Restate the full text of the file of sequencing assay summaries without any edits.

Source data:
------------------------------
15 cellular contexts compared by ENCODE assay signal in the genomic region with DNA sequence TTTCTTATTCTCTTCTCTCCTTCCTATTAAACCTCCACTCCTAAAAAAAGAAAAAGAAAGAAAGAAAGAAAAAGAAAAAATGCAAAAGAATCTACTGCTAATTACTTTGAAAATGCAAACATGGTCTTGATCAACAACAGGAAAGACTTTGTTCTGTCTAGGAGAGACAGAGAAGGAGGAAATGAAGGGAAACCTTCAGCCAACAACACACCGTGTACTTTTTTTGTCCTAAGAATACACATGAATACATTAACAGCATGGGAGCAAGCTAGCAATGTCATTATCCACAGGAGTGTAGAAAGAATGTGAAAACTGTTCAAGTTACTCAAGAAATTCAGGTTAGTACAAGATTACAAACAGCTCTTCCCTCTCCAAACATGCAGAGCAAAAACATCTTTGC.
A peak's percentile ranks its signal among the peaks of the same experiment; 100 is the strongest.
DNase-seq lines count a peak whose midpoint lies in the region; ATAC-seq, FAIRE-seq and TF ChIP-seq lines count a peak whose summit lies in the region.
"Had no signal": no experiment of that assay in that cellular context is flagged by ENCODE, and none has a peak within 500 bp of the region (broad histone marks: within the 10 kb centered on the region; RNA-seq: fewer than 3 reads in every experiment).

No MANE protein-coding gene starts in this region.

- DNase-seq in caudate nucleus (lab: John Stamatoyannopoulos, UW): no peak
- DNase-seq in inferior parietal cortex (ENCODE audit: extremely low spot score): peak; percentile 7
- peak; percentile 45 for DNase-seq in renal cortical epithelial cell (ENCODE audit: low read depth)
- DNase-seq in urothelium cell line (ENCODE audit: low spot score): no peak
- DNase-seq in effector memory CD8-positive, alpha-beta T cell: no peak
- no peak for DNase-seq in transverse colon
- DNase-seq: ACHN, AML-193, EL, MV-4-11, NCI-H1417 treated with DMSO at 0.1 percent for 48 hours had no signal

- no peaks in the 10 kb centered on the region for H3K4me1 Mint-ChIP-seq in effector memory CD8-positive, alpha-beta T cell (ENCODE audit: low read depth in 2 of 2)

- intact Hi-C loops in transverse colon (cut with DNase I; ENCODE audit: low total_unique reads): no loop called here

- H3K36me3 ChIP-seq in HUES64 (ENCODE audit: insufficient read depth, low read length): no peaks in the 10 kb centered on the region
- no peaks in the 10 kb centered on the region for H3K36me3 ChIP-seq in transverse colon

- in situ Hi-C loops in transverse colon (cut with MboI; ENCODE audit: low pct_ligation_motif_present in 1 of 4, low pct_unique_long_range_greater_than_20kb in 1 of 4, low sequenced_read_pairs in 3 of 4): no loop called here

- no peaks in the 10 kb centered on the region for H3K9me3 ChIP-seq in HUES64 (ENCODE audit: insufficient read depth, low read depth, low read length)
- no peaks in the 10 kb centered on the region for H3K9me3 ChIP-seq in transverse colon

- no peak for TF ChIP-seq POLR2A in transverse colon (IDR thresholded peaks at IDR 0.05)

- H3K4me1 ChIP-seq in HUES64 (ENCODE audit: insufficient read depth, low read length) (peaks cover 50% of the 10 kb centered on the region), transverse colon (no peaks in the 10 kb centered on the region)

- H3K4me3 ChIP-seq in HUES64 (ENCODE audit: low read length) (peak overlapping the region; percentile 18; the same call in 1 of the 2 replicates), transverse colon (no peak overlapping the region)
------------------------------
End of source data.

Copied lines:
15 cellular contexts compared by ENCODE assay signal in the genomic region with DNA sequence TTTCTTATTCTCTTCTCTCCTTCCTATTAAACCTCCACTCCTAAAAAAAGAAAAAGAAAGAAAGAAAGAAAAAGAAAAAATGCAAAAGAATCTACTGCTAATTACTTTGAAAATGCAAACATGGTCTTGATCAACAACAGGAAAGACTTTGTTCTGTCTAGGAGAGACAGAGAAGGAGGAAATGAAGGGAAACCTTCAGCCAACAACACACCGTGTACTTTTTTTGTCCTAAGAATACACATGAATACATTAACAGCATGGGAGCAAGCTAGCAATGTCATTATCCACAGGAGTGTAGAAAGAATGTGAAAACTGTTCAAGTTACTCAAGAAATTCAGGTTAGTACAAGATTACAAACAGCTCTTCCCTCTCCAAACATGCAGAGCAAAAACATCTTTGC.
A peak's percentile ranks its signal among the peaks of the same experiment; 100 is the strongest.
DNase-seq lines count a peak whose midpoint lies in the region; ATAC-seq, FAIRE-seq and TF ChIP-seq lines count a peak whose summit lies in the region.
"Had no signal": no experiment of that assay in that cellular context is flagged by ENCODE, and none has a peak within 500 bp of the region (broad histone marks: within the 10 kb centered on the region; RNA-seq: fewer than 3 reads in every experiment).

No MANE protein-coding gene starts in this region.

- DNase-seq in caudate nucleus (lab: John Stamatoyannopoulos, UW): no peak
- DNase-seq in inferior parietal cortex (ENCODE audit: extremely low spot score): peak; percentile 7
- peak; percentile 45 for DNase-seq in renal cortical epithelial cell (ENCODE audit: low read depth)
- DNase-seq in urothelium cell line (ENCODE audit: low spot score): no peak
- DNase-seq in effector memory CD8-positive, alpha-beta T cell: no peak
- no peak for DNase-seq in transverse colon
- DNase-seq: ACHN, AML-193, EL, MV-4-11, NCI-H1417 treated with DMSO at 0.1 percent for 48 hours had no signal

- no peaks in the 10 kb centered on the region for H3K4me1 Mint-ChIP-seq in effector memory CD8-positive, alpha-beta T cell (ENCODE audit: low read depth in 2 of 2)

- intact Hi-C loops in transverse colon (cut with DNase I; ENCODE audit: low total_unique reads): no loop called here

- H3K36me3 ChIP-seq in HUES64 (ENCODE audit: insufficient read depth, low read length): no peaks in the 10 kb centered on the region
- no peaks in the 10 kb centered on the region for H3K36me3 ChIP-seq in transverse colon

- in situ Hi-C loops in transverse colon (cut with MboI; ENCODE audit: low pct_ligation_motif_present in 1 of 4, low pct_unique_long_range_greater_than_20kb in 1 of 4, low sequenced_read_pairs in 3 of 4): no loop called here

- no peaks in the 10 kb centered on the region for H3K9me3 ChIP-seq in HUES64 (ENCODE audit: insufficient read depth, low read depth, low read length)
- no peaks in the 10 kb centered on the region for H3K9me3 ChIP-seq in transverse colon

- no peak for TF ChIP-seq POLR2A in transverse colon (IDR thresholded peaks at IDR 0.05)

- H3K4me1 ChIP-seq in HUES64 (ENCODE audit: insufficient read depth, low read length) (peaks cover 50% of the 10 kb centered on the region), transverse colon (no peaks in the 10 kb centered on the region)

- H3K4me3 ChIP-seq in HUES64 (ENCODE audit: low read length) (peak overlapping the region; percentile 18; the same call in 1 of the 2 replicates), transverse colon (no peak overlapping the region)